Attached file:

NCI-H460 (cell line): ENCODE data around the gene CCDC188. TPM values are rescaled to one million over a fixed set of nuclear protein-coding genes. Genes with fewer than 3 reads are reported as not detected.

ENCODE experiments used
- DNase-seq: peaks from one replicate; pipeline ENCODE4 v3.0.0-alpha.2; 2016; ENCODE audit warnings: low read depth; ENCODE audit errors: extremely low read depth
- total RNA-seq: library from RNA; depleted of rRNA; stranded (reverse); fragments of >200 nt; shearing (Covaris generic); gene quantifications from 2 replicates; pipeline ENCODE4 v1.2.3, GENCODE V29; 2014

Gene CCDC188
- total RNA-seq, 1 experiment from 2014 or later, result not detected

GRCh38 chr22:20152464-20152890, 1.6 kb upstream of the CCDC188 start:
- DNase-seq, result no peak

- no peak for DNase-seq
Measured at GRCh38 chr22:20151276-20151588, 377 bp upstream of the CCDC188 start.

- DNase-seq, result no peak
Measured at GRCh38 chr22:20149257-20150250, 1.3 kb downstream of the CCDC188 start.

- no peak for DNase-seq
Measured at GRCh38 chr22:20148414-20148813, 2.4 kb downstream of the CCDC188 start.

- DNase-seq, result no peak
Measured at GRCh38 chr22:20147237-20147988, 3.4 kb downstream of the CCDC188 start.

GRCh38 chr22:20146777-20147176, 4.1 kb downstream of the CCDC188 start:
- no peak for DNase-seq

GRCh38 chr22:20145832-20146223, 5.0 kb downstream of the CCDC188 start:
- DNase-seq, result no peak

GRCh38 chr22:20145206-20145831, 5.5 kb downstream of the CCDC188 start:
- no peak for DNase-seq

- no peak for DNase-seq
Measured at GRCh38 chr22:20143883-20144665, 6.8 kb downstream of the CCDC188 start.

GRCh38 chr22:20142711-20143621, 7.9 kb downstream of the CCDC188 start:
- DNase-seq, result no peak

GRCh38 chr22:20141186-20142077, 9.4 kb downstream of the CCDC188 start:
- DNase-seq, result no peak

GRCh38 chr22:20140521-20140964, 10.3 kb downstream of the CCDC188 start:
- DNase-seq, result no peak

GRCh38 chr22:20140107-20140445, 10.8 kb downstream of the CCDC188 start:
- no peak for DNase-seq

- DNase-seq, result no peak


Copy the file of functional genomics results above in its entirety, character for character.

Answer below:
NCI-H460 (cell line): ENCODE data around the gene CCDC188. TPM values are rescaled to one million over a fixed set of nuclear protein-coding genes. Genes with fewer than 3 reads are reported as not detected.

ENCODE experiments used
- DNase-seq: peaks from one replicate; pipeline ENCODE4 v3.0.0-alpha.2; 2016; ENCODE audit warnings: low read depth; ENCODE audit errors: extremely low read depth
- total RNA-seq: library from RNA; depleted of rRNA; stranded (reverse); fragments of >200 nt; shearing (Covaris generic); gene quantifications from 2 replicates; pipeline ENCODE4 v1.2.3, GENCODE V29; 2014

Gene CCDC188
- total RNA-seq, 1 experiment from 2014 or later, result not detected

GRCh38 chr22:20152464-20152890, 1.6 kb upstream of the CCDC188 start:
- DNase-seq, result no peak

- no peak for DNase-seq
Measured at GRCh38 chr22:20151276-20151588, 377 bp upstream of the CCDC188 start.

- DNase-seq, result no peak
Measured at GRCh38 chr22:20149257-20150250, 1.3 kb downstream of the CCDC188 start.

- no peak for DNase-seq
Measured at GRCh38 chr22:20148414-20148813, 2.4 kb downstream of the CCDC188 start.

- DNase-seq, result no peak
Measured at GRCh38 chr22:20147237-20147988, 3.4 kb downstream of the CCDC188 start.

GRCh38 chr22:20146777-20147176, 4.1 kb downstream of the CCDC188 start:
- no peak for DNase-seq

GRCh38 chr22:20145832-20146223, 5.0 kb downstream of the CCDC188 start:
- DNase-seq, result no peak

GRCh38 chr22:20145206-20145831, 5.5 kb downstream of the CCDC188 start:
- no peak for DNase-seq

- no peak for DNase-seq
Measured at GRCh38 chr22:20143883-20144665, 6.8 kb downstream of the CCDC188 start.

GRCh38 chr22:20142711-20143621, 7.9 kb downstream of the CCDC188 start:
- DNase-seq, result no peak

GRCh38 chr22:20141186-20142077, 9.4 kb downstream of the CCDC188 start:
- DNase-seq, result no peak

GRCh38 chr22:20140521-20140964, 10.3 kb downstream of the CCDC188 start:
- DNase-seq, result no peak

GRCh38 chr22:20140107-20140445, 10.8 kb downstream of the CCDC188 start:
- no peak for DNase-seq

- DNase-seq, result no peak